But what is even more important, it allows us not only to address the security risks but also tackle their root causes.
– As the head of the OSCE, which of the high-ranking officials of Uzbekistan have you personally met so far and to what extent have the meetings influenced the development of cooperation between the two parties?
– President Shavkat Mirziyoyev, Foreign Minister Vladimir Norov, Chairperson of the Senate Tanzila Narbaeva and the President’s Special Representative on Foreign Affairs Abdulaziz Kamilov were among those I had the privilege to meet during my visit. I also had fruitful discussions with EU colleagues and high-level officials from all Central Asian participating States in Samarkand.
And it has been a great pleasure to be back in Uzbekistan. It is my first visit in my role as the OSCE Secretary General, but I have been working with the country and the region for many years – including in my previous role as Secretary General of the European External Action Service.
Back then, I have been involved in the processes that led to key milestones in EU and Central Asia co-operation. Among those is the first-ever EU-Central Asia strategy that was adopted back in 2007. Later I launched a policy and security dialogue with all five Central Asian countries and Afghanistan at the level of deputy Foreign Ministers that still exists.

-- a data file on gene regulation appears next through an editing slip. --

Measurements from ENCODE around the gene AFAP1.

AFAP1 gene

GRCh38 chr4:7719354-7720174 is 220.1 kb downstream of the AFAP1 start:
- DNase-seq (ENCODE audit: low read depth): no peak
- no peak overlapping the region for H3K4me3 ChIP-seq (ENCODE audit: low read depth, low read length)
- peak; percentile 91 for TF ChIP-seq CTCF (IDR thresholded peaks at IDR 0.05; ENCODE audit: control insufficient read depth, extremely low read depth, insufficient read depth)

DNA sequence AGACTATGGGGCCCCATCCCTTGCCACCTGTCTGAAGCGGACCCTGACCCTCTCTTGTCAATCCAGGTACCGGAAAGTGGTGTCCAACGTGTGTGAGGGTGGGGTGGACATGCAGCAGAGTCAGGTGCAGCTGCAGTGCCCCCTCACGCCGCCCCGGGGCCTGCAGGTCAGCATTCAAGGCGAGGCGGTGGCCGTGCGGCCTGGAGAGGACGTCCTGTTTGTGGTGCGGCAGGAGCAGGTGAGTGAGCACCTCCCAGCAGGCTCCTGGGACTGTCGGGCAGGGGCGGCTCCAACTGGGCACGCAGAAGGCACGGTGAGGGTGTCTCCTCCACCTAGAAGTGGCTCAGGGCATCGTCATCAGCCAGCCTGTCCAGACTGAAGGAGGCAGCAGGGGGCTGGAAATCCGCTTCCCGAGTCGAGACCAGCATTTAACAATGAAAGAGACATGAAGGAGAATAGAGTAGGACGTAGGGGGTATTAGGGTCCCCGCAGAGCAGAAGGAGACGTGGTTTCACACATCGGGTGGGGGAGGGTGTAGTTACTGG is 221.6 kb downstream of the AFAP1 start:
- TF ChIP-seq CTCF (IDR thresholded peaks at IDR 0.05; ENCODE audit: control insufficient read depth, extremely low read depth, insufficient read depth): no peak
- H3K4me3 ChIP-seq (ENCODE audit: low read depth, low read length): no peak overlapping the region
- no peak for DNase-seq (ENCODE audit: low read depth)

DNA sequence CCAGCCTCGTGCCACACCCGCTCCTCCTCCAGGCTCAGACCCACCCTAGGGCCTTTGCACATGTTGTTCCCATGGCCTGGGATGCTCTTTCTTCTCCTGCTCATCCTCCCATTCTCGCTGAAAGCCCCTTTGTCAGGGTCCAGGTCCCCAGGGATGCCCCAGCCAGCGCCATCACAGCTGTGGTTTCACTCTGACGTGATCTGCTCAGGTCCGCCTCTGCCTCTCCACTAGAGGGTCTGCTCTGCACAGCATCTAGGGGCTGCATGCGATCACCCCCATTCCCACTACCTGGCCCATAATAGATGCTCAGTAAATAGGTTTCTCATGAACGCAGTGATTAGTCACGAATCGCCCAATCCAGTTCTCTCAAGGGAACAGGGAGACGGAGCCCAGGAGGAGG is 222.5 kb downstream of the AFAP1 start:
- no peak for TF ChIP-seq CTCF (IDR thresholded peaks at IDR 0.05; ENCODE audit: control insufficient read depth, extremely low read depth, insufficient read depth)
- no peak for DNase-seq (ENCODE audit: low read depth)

– In terms of cooperation with the OSCE, how do you assess the position of Uzbekistan in the region or among the member states of the Organization in general?
– I am really impressed with how Uzbekistan has been promoting regional security and stability in Central Asia. In the OSCE context, you have taken on a leadership role, in particular by chairing the OSCE’s Economic and Environmental Committee in 2020, and by hosting high-level and expert meetings and events.
Your commitment and leadership are visible through your co-operation with other international organizations. The two events I addressed during my visit – the International Forum organized by UNICEF and the Zamin Foundation led by the First Lady Ziroat Mirziyoyeva, and the EU – Central Asia Connectivity Conference are other examples of that.